The city of Philadelphia in fiscal 2013 saw a sixth consecutive year of expenditures outpacing revenues, this time much higher than expected, an annual audit shows.

Expenditures outpaced revenues by $613,896 in 2013. The city's general fund showed $7,120,077 in revenue and $7,733,973 in expenditures.

Over about the last 12 years, expenditures have outpaced revenues by $7.8 million as officials have drawn on a huge reserve fund. During that time, primary revenue sources have increased or at least remained fairly steady.

The general fund provides monies for such departments as general government, public safety and cemetery, among others.

The general fund revenue included $821,487 from the sale of a city-owned warehouse in the industrial park to The Taylor Group and some equipment sales.

"If the sale of that building hadn't have happened," Ward 1 Alderman Josh Gamblin said, "we would have missed revenue budgets by a million dollars."

Other financing sources moved into the general fund, including $159,834 in loan proceeds for a bulldozer and the transfer in of $70,045 from a portion of what Philadelphia Utilities pays the city in lieu of taxes, reduced the overall shortfall to $384,017.

The general fund had a beginning balance of $4,200,316 in fiscal 2013. The fund balance at the end of the fiscal year was $3,816,299.

CPA A. T. Williams presented the Mayor and Board of Aldermen with an audited financial report last week.

He noted in the report that even though the city amended its budget, there were several instances of expenditures exceeding their budgeted amounts.

He recommended that the board take "greater care" in reviewing city operations and in amending the budget.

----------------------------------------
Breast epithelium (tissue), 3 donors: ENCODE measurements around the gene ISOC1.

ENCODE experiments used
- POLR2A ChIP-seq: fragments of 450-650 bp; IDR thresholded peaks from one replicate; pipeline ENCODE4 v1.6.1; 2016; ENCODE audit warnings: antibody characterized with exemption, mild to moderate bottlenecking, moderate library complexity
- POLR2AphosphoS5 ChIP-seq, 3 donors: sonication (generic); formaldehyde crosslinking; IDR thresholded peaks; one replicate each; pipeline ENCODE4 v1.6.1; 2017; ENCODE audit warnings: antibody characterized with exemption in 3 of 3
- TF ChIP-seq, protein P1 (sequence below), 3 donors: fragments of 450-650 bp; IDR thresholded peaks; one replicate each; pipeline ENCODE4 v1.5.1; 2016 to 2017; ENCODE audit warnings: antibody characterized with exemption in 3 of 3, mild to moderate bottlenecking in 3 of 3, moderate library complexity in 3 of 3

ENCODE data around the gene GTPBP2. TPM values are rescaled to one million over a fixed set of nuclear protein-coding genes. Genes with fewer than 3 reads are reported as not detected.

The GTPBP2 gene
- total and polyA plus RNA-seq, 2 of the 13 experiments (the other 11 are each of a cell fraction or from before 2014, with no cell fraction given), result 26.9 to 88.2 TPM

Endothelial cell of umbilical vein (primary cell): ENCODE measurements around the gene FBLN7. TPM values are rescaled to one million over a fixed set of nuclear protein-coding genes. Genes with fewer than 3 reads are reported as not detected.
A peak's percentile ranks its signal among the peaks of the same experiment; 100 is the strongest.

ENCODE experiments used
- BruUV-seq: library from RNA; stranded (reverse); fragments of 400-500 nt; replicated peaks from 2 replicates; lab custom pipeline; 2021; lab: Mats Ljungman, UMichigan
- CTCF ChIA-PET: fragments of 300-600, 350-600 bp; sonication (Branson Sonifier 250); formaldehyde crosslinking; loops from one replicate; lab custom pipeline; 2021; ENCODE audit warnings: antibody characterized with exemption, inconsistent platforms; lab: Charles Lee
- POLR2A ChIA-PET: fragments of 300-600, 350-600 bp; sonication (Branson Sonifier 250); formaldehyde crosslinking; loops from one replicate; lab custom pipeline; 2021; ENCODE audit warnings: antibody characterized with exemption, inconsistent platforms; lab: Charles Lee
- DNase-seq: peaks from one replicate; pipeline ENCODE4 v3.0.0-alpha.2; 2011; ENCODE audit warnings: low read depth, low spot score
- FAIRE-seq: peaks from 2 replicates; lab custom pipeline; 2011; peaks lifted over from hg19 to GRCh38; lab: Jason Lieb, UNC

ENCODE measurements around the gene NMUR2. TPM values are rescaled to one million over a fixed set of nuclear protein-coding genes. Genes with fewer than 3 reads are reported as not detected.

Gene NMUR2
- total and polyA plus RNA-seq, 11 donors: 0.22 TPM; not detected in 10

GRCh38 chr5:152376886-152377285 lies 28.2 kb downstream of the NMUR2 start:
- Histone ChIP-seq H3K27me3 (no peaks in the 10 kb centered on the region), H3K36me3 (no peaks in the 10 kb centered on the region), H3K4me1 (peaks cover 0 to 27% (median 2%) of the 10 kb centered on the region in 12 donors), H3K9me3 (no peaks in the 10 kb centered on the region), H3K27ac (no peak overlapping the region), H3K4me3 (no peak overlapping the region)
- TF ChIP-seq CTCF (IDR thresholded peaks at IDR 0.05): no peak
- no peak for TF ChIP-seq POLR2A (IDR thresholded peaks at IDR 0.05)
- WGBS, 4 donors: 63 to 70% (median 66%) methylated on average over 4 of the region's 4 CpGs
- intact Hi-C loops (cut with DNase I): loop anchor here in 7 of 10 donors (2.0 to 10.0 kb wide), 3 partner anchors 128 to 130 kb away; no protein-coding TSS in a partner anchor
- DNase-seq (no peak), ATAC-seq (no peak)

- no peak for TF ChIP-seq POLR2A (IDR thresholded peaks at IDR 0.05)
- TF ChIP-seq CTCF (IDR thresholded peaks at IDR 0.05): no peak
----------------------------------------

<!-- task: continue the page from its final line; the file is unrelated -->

Overall, the city's total assets decreased by $333,577 or .7 percent from fiscal 2012. Total liabilities decreased by $360,805 or 5 percent. The total net position increased approximately $27,228 or .6 percent as a result of this year's operations.

The governmental expenses exceeded revenue by $547,476 before transfers while the city's business-type revenues exceeded related expenses by $574,704 before transfers, the report said.

During fiscal 2012, expenditures outpaced revenues by $1.3 million.

The general fund budget for fiscal 2014, which began Oct. 1, 2013, reflects anticipated revenues of $7,435,767, which includes an increase in mills from 10 to 20, basically doubling the amount of ad valorem taxes collected.

The 2014 general fund budget shows anticipated expenditures of $7,405,575.

If these budgeted estimates are realized, Williams said the city should see a surplus of $30,192 by the end of the fiscal year on Sept. 30.

Mayor James A. Young said he was pleased that the fiscal 2013 shortfall wasn't more, noting that the board had anticipated a shortfall when it set the budget initially.

The initial 2013 budget projected a shortfall of $97,403, though the mayor predicted during the budgeting process that it would climb higher.

"The way the budget was structured, I'm very pleased that it [the shortfall] wasn't more," Young said.

"The department heads did a good job of staying within the budget that was set.

"We stayed in line as much as possible. Everybody did a good job of holding the line."

He expects the city's fiscal 2014 budget to be in balance at year's end.

"Then we will have something to smile about," he said.

Gamblin said he was glad fiscal 2013 was behind the current Board of Aldermen.

"We have got to start tightening up as we move forward," he said, noting that the fiscal 2013 budget was set by a previous board.

The current board took office on July 1, nine months into the fiscal year.